nuclear-news

The News That Matters about the Nuclear Industry

The value of wind and solar power to America’s health and environment

if you add up those central estimates, wind and solar saved Americans around $88 billion in health and environmental costs over eight years. Not bad.

Wind and solar power are saving Americans an astounding amount of money
Not getting sick and dying from pollution is worth quite a bit, it turns out.
 VOX,  by  Aug 18, 2017 Wind and solar power are subsidized by just about every major country in the world, either directly or indirectly through tax breaks, mandates, and regulations.

The main rationale for these subsidies is that wind and solar produce, to use the economic term of art, “positive externalities” — benefits to society that are not captured in their market price. Specifically, wind and solar power reduce pollution, which reduces sickness, missed work days, and early deaths. Every wind farm or solar field displaces some other form of power generation (usually coal or natural gas) that would have polluted more.

Subsidies for renewables are meant to remedy this market failure, to make the market value of renewables more accurately reflect their total social value.

This raises an obvious question: Are renewable energy subsidies doing the job? That is to say, are they accurately reflecting the size and nature of the positive externalities?

That turns out to be a devilishly difficult question to answer. Quantifying renewable energy’s health and environmental benefits is super, super complicated. Happily, researchers at the Lawrence Berkeley Lab have just produced the most comprehensive attempt to date. It contains all kinds of food for thought, both in its numbers and its uncertainties.

(Quick side note: Just about every country in the world also subsidizes fossil fuels. Globally, fossil fuels receive far more subsidies than renewables, despite the lack of any policy rationale whatsoever for such subsidies. But we’ll put that aside for now.)

Here’s how much wind and solar saved in health and environmental costs

The researchers studied the health and environmental benefits of wind and solar in the US between 2007 (when the market was virtually nothing) and 2015 (after years of explosive market growth).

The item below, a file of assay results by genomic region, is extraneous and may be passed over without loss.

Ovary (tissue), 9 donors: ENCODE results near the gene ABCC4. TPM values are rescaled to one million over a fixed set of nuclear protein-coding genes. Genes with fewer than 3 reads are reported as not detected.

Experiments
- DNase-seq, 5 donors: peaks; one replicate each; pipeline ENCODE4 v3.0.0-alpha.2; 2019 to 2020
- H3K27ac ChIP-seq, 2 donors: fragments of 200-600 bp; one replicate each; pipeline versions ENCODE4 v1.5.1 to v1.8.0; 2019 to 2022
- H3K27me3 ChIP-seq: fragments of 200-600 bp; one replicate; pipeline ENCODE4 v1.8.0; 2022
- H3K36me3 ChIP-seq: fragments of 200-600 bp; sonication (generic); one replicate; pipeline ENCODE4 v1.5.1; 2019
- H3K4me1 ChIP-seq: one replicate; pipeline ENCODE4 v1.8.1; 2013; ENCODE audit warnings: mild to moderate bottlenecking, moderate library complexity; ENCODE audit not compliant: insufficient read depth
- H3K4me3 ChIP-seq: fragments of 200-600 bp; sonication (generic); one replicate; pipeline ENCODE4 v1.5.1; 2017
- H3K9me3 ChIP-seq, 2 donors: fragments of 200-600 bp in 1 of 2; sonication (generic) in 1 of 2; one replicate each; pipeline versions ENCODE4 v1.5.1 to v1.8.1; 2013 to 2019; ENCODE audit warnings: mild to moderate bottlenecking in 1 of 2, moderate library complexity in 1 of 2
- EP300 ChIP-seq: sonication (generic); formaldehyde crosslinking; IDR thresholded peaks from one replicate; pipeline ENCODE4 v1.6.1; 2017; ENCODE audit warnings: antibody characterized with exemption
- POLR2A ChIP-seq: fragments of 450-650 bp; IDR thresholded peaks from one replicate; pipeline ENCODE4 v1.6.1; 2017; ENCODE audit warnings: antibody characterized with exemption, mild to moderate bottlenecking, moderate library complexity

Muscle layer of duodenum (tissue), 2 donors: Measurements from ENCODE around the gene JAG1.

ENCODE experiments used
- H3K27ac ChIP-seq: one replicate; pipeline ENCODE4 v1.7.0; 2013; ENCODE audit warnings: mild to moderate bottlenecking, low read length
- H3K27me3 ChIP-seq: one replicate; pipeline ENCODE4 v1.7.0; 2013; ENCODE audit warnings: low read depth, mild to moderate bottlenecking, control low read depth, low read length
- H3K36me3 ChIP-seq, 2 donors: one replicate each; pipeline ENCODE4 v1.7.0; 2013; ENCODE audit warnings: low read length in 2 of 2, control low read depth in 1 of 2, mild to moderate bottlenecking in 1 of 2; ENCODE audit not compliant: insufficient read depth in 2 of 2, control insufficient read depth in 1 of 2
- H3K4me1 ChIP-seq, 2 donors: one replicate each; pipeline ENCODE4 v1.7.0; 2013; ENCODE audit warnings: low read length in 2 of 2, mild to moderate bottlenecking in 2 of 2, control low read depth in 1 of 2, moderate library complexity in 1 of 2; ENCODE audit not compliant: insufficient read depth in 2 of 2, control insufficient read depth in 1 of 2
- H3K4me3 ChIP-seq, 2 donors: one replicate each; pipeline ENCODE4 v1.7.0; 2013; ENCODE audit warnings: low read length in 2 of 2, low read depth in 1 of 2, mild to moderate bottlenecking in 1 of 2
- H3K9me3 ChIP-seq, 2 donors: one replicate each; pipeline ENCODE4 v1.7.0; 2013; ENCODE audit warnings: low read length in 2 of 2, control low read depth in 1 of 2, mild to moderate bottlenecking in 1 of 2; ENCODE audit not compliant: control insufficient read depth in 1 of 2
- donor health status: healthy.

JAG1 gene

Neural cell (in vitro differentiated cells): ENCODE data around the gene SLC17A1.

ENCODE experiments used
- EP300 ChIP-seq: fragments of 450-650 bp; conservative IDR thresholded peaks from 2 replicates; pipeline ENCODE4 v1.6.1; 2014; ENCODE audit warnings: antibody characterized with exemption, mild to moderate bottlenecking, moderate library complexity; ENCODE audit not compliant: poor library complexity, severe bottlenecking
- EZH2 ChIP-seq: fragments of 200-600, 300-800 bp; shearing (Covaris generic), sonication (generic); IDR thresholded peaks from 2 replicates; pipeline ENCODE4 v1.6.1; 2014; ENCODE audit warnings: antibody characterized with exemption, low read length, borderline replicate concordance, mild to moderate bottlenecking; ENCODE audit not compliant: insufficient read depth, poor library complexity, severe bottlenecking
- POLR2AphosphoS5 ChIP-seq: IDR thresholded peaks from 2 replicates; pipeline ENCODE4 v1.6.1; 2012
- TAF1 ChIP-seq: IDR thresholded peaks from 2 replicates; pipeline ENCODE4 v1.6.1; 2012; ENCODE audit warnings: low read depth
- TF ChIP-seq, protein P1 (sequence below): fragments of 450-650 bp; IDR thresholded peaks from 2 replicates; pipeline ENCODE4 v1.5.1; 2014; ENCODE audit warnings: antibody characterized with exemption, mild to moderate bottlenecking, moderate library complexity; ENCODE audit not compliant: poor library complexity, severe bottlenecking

Specifically, they examined how much wind and solar reduced emissions of four main pollutants — sulfur dioxide (SO2), nitrogen oxides (NOx), fine particulate matter (PM2.5), and carbon dioxide (CO2) — over that span of years. The goal was to understand not only the size of the health and environmental benefits, but their geographical distribution and how they have changed over time.

To cut to the chase, let’s review the top-line conclusions:

  • From 2007 to 2015, wind and solar in the US reduced SO2, NOx, and PM2.5 by 1.0, 0.6, and 0.05 million tons respectively;
  • reduction of those local air pollutants helped avoid 7,000 premature deaths (the central estimate in a range from 3,000 to 12,700);
  • those avoided deaths, along with other public health impacts, are worth a cumulative $56 billion (the central estimate in a range from $30 to $113 billion);
  • wind and solar also reduced CO2 emissions, to the tune of $32 billion in avoided climate costs (the central estimate in a range from $5 to $107 billion).

So, if you add up those central estimates, wind and solar saved Americans around $88 billion in health and environmental costs over eight years. Not bad.

That number is worth reflecting on, but first let’s talk a second about how they came up with it.

Uncertainties abound in measuring positive externalities

Tallying up these benefits is difficult for all sorts of reasons………

In all those steps, there are uncertainties and ranges, some having to do with the limitations of models, some having to do with the limitations of our understanding of the impacts of pollution, some having to do with difficult-to-quantify intangibles like the value of a human life.

These uncertainties explain the wide range of estimates involved: premature mortalities range from 3,000 to 12,700; local pollution impacts from $30 to $113 billion; CO2 climate impacts from $5 to $107 billion. (It’s worth saying that there are good reasons to think most SCC estimates are lowballing — certainly $5 billion is ludicrous.)……..

Wind and solar benefits vary over time and from place to place

If you dig into the paper, you find that the most interesting data has to do with the variations in benefits across regions and over time.

It’s complex, but in a nutshell, the health and environmental benefits of wind and solar vary depending on what other sources are being displaced, and how much, and when…….

Wind and solar effects also varied widely by region, because some regions have cleaner power sectors than others. In California, wind and solar are mostly displacing natural gas. In the upper Midwest and mid-Atlantic regions, which rely more heavily on coal, wind and solar have greater impact……. https://www.vox.com/energy-and-environment/2017/8/18/16160456/wind-solar-power-saving-money

Advertisements

August 21, 2017 - Posted by | renewable, USA

No comments yet.

Leave a Reply

Fill in your details below or click an icon to log in:

WordPress.com Logo

You are commenting using your WordPress.com account. Log Out / Change )

Twitter picture

You are commenting using your Twitter account. Log Out / Change )

Facebook photo

You are commenting using your Facebook account. Log Out / Change )

Google+ photo

You are commenting using your Google+ account. Log Out / Change )

Connecting to %s

%d bloggers like this: